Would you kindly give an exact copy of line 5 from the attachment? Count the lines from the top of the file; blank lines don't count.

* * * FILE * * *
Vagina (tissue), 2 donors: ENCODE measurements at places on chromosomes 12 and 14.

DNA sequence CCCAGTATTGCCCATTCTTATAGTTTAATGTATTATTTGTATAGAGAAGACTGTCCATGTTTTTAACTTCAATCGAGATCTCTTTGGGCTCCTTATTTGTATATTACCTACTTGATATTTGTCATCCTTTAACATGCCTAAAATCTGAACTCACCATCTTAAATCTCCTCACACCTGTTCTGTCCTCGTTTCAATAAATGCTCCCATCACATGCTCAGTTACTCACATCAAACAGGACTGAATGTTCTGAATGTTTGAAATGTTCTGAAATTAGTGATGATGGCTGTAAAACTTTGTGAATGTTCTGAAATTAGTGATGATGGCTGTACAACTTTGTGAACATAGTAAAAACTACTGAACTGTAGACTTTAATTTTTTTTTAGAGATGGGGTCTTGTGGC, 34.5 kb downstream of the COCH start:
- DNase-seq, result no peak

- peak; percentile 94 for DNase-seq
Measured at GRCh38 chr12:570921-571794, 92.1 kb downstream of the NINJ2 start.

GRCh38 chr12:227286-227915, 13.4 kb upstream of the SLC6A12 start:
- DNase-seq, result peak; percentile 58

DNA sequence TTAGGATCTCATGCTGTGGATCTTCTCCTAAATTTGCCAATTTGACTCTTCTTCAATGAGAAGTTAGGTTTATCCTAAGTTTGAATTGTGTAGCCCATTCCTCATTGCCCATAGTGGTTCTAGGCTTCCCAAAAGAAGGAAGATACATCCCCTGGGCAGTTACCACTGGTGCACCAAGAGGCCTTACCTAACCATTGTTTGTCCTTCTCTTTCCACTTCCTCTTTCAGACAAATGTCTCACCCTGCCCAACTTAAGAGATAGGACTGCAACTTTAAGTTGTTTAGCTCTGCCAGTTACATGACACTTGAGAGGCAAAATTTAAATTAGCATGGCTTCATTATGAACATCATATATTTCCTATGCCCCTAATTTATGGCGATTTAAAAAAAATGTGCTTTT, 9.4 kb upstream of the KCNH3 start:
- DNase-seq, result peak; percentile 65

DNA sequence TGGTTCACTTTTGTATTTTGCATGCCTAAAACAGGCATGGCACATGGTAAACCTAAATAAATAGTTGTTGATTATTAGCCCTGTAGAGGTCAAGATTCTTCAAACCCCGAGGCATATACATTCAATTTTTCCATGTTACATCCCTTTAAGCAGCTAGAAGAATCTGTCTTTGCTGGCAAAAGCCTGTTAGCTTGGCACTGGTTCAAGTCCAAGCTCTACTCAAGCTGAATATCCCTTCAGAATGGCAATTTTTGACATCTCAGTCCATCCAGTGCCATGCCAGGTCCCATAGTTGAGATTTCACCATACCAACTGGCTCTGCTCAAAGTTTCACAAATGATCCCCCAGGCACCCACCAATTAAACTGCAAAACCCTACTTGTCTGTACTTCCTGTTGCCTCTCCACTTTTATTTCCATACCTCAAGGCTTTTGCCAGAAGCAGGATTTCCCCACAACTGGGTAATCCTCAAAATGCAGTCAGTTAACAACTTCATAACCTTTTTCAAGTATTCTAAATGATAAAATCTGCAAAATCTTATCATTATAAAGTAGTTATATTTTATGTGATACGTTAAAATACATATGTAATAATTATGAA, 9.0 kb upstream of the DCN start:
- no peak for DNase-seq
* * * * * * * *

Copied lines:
Measured at GRCh38 chr12:570921-571794, 92.1 kb downstream of the NINJ2 start.